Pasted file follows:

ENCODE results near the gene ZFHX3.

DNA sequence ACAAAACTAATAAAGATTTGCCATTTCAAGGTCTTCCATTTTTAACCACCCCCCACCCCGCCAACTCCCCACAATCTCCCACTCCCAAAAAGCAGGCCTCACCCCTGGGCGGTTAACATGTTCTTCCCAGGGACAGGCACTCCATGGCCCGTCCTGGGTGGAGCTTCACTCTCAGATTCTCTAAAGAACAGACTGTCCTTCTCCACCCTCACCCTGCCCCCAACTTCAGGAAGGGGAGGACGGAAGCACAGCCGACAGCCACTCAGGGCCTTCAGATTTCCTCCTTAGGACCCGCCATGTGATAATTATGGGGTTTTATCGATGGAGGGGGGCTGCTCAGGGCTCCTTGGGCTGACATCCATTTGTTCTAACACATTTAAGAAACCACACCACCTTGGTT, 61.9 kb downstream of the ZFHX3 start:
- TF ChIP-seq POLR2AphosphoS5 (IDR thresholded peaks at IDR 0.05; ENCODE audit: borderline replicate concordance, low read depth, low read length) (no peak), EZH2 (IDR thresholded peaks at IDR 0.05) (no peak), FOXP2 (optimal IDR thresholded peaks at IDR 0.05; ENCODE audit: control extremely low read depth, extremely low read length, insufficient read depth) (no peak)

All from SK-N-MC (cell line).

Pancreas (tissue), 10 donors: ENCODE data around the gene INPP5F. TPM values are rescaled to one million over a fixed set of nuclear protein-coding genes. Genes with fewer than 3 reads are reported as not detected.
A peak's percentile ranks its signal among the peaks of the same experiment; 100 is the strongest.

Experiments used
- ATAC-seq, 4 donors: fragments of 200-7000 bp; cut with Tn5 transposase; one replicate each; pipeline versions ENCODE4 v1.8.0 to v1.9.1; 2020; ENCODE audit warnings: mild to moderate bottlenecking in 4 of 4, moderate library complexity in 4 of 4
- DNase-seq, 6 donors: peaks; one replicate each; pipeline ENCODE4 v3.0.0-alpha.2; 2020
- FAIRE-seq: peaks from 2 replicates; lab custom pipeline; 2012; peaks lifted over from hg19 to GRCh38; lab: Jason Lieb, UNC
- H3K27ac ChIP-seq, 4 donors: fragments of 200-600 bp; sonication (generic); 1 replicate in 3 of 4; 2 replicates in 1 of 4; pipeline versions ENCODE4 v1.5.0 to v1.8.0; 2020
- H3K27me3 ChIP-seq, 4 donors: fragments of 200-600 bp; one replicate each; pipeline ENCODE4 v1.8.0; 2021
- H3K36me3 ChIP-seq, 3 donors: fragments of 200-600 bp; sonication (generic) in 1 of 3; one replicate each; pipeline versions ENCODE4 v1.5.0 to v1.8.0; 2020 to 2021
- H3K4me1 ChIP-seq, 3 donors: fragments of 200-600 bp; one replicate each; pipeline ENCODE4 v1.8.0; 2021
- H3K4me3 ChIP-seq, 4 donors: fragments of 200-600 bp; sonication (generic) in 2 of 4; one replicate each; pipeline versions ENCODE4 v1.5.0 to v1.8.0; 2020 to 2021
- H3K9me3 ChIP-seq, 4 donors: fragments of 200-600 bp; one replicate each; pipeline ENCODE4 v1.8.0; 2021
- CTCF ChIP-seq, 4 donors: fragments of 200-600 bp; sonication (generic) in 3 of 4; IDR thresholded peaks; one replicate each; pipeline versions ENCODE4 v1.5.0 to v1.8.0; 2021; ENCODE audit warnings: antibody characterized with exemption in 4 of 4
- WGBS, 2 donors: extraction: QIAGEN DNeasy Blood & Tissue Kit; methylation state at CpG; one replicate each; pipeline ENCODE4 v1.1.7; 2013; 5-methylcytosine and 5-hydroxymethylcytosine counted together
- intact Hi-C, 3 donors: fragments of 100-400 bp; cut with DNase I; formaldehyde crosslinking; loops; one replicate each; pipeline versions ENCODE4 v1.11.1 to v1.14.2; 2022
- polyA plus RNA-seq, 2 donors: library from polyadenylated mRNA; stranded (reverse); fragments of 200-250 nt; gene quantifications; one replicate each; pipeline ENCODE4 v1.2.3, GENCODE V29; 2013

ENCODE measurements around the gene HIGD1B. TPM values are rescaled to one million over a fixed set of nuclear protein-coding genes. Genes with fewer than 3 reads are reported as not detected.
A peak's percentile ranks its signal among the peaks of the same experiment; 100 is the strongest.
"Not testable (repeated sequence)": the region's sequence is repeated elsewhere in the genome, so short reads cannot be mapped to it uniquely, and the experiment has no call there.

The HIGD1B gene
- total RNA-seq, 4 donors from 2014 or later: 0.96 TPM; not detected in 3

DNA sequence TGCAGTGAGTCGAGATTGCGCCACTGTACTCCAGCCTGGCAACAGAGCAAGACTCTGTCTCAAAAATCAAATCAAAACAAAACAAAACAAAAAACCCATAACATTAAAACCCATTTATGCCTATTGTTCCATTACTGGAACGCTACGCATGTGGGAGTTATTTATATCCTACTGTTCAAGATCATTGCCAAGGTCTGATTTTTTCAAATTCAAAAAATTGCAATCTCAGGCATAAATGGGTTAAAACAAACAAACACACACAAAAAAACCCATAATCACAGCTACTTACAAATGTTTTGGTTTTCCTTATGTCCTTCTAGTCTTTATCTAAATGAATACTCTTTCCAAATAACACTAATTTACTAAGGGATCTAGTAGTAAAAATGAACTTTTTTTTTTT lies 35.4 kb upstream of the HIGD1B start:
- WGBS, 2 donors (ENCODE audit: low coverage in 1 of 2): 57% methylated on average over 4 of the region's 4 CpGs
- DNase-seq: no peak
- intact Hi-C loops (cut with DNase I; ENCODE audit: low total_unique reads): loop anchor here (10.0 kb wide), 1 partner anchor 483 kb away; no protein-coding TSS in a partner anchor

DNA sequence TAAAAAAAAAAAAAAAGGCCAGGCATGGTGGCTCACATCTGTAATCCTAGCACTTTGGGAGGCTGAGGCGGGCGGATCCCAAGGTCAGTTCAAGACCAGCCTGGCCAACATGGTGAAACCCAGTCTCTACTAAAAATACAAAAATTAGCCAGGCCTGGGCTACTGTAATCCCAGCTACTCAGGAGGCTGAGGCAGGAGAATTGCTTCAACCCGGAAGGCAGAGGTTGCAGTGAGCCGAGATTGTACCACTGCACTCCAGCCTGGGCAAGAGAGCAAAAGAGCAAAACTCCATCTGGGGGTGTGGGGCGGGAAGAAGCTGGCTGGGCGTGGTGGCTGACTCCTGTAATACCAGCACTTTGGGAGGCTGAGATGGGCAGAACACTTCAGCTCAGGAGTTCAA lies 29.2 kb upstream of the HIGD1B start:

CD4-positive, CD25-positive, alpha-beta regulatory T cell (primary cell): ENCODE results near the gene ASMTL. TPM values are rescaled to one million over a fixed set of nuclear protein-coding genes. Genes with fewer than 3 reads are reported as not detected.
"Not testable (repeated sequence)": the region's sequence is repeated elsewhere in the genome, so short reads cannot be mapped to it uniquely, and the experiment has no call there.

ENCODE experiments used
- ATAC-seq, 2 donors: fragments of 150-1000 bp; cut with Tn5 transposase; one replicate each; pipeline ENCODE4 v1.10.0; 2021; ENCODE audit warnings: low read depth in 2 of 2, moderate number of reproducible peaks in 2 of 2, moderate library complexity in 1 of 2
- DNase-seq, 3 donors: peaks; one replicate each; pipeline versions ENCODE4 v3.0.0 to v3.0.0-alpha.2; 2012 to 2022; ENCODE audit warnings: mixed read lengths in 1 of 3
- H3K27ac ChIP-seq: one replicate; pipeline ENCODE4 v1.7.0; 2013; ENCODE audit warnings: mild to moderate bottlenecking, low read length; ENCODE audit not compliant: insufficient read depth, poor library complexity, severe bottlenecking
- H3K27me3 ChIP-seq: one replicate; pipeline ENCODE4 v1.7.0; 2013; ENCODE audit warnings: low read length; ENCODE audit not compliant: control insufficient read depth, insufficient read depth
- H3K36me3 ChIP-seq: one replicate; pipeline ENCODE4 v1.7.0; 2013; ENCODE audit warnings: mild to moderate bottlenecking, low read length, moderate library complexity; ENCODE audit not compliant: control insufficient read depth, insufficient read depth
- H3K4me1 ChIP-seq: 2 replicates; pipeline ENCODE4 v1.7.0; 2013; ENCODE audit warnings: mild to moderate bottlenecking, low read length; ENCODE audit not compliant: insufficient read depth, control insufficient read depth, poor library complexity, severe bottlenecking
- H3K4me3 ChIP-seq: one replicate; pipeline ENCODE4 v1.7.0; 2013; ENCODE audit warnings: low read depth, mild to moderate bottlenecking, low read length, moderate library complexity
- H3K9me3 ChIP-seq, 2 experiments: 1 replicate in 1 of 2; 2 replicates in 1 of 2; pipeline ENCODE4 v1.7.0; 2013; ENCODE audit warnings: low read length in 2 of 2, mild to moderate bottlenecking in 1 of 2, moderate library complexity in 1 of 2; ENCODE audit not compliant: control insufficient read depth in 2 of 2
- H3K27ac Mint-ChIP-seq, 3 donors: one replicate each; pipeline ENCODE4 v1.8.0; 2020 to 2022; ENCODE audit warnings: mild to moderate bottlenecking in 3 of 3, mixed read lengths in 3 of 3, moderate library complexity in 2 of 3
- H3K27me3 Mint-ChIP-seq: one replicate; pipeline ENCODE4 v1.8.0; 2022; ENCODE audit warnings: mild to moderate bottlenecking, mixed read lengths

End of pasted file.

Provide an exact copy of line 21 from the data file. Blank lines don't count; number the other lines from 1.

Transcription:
ENCODE measurements around the gene HIGD1B. TPM values are rescaled to one million over a fixed set of nuclear protein-coding genes. Genes with fewer than 3 reads are reported as not detected.